The last morning of our journey began at a favorite place, Appalachacola. It is a funky old southern town, still unaffected by the hordes of tourists moving to Florida. No fast food, not more than one new hotel complex -- the others are a century old, remade and spruced up. Lots of old time eateries, low prices, nice people.

But from Applach, along the Gulf Coast, the holiday was over. From St. Joe west there was new construction all along that formerly pristine, empty beach. New highways are being built, new hurricane-proof homes edge up to the water, McD's is there, Bking there. And when one gets to Destin, it is a new city that built itself in three years time. Jammed with cars, jammed with people. All architecture must conform to modern-old South traditional, lots of fake piers, lots of fish-netting and life savers. Great tall condos cast long shadows -- which is good relief from the hot sun. But the Gulf Coast of my childhood is buried under a great influx of humanity.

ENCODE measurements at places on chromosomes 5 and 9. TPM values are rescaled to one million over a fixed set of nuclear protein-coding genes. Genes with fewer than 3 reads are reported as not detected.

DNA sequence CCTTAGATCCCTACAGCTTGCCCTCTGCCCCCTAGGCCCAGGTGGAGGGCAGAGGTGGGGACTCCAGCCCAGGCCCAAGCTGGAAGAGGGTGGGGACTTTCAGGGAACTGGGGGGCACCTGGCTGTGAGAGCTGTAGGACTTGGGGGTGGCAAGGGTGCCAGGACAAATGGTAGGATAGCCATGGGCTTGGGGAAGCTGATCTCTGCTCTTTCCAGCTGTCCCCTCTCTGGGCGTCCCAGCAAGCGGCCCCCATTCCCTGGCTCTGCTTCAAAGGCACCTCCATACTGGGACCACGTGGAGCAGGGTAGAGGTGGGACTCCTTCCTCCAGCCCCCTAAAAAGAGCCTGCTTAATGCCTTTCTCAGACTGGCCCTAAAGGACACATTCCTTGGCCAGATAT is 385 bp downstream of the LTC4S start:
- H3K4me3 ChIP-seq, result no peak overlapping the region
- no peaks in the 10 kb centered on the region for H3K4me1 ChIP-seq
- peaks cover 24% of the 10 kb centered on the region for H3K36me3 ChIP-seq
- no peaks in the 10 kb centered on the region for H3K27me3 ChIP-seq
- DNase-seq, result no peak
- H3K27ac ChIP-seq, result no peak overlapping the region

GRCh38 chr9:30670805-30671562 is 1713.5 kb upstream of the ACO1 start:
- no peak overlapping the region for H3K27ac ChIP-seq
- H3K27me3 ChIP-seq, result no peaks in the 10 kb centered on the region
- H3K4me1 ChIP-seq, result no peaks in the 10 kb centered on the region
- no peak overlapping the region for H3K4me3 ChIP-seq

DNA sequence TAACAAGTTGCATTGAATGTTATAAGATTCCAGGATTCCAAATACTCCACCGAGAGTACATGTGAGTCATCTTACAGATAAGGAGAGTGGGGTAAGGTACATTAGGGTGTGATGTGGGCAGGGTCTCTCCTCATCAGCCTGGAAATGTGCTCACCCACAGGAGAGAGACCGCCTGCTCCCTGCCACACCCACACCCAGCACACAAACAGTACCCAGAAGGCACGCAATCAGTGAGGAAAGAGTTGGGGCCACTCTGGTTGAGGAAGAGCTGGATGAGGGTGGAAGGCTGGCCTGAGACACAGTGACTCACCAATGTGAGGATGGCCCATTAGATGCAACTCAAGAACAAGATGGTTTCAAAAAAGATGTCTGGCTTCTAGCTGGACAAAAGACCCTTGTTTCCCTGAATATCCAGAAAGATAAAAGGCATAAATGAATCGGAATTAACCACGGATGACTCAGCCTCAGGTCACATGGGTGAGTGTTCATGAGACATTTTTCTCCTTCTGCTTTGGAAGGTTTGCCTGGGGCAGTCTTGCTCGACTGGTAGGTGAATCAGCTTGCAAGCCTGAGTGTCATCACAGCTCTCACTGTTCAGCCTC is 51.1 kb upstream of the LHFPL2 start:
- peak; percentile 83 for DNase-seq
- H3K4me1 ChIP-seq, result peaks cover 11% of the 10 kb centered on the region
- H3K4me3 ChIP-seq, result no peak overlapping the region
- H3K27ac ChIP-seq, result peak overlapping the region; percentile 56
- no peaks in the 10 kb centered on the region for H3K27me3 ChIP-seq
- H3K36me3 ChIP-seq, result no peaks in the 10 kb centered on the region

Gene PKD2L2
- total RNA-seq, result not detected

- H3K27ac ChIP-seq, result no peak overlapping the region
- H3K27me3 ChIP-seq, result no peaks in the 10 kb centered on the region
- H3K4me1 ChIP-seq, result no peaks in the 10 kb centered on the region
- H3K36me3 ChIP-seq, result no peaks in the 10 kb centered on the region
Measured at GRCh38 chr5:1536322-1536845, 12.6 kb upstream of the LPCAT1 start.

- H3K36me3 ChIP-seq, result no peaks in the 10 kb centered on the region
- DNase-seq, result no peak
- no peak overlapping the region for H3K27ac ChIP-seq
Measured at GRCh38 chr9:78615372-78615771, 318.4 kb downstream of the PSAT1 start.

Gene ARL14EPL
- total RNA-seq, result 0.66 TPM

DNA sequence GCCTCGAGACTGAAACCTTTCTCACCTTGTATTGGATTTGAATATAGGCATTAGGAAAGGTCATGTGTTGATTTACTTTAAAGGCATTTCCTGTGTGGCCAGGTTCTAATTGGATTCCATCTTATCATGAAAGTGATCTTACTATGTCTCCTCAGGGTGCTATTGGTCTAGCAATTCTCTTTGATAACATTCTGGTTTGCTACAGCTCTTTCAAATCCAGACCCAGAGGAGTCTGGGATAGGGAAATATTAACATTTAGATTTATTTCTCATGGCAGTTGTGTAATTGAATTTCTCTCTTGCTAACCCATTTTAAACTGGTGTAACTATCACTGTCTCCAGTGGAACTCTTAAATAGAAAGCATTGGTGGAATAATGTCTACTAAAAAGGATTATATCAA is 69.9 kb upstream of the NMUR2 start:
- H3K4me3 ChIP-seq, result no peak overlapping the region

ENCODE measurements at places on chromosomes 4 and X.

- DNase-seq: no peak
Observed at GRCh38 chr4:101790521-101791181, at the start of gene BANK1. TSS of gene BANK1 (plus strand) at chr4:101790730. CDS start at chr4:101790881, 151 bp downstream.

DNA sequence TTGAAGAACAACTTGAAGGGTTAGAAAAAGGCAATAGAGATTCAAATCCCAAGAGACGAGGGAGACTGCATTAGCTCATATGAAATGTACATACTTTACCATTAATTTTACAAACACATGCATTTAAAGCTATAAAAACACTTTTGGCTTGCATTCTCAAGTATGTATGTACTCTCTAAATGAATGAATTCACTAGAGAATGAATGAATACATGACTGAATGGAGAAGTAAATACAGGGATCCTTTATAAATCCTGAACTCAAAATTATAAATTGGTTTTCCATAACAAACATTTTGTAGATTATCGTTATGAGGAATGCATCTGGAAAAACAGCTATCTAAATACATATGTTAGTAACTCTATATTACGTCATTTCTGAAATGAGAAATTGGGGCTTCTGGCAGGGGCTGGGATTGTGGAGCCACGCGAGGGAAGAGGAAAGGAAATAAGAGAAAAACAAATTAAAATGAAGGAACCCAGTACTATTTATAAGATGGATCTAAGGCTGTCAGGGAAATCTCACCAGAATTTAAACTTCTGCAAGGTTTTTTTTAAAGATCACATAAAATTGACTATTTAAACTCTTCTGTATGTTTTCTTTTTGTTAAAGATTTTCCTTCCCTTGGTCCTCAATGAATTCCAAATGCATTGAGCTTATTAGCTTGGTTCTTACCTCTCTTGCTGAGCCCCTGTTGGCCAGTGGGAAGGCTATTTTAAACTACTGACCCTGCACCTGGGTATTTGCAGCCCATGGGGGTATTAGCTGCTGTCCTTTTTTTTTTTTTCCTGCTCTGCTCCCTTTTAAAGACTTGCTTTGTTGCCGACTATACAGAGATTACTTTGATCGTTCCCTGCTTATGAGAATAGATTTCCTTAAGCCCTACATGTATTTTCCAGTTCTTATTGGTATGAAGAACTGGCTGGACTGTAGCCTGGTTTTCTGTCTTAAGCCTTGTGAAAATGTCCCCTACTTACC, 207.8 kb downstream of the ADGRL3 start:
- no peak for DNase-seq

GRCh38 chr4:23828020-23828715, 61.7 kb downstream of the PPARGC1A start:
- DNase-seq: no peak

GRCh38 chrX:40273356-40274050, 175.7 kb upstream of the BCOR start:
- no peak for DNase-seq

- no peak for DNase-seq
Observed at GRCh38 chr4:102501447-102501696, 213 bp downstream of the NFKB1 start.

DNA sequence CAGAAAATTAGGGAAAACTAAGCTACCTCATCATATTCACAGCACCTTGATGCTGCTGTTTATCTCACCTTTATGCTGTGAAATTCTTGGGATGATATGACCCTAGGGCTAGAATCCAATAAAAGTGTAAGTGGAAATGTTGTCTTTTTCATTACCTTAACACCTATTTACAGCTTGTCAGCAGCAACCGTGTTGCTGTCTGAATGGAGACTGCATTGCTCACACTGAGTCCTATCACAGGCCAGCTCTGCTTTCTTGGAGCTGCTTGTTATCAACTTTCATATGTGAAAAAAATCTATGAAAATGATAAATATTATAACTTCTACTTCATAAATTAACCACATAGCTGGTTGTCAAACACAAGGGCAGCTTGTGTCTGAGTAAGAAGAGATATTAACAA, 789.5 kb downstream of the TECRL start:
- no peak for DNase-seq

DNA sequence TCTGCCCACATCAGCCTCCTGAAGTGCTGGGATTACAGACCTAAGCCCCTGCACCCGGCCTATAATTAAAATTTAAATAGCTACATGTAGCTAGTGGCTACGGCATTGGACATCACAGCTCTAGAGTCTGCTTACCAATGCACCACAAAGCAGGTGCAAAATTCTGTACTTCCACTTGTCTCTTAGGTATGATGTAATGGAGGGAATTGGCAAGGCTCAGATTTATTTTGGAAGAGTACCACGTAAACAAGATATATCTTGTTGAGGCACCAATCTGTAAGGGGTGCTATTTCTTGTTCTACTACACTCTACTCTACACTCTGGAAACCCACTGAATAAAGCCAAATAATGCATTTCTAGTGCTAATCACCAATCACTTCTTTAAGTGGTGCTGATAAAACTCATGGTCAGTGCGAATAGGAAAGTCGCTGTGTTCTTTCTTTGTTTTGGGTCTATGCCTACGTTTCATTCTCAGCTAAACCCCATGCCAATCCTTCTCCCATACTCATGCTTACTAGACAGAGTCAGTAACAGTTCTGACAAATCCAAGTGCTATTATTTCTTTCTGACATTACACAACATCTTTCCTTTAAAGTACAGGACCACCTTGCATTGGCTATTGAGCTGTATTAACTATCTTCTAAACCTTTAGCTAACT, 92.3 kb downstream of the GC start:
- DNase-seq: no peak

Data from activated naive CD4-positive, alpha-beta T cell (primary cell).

Such is life. That was the last pristine beach along the whole of the Gulf of Mexico, from Texas to Naples. Other than state and national reservations. Thank goodness for them.

Well, we finished our journey south on Wednesday afternoon. Our home for February is a WWII house, one floor, brick, all beautiful yellow pine floors -- but no rugs. The fixtures are half a century old. The TV (no cable) has one and a half snowy channels; it is from a time that a television set was an elegant piece of furniture, maybe 35, 40 years old.

Our landlord is a disconnected cousin, sort of. Bill and Anne live outside Gainesville in north Georgia; he bought this place a year ago as an investment, I suspect. $52,000 for a 3-bedroom home with a brick cottage out back. My cousin Elsie lives on the next street and our backyards touch. Elsie is a true southerner, a daughter of the confederacy, a revolutionary maid (I'm not quite sure of that name), and she is the one with whom I have been doing our genealogy. She's the one who found the connection to King Fjrdw in Finland, who reigned in AD 106. Honest.

Two nights here, now, and we are adjusting to doing nothing. We have shopped, visited the new Walmart, where I found a disk for Walmart's ISP -- at $9.94 a month. It works. I am working with my laptop -- Bill left his computer here, but it is a 386, and is so primitive.

We are well. I went to the Mirror and found no new stories, since I left. Hey, you guys, this is MY vacation, not yours!

Write to me. We are now at


Don and Lorry.

March 7, 2003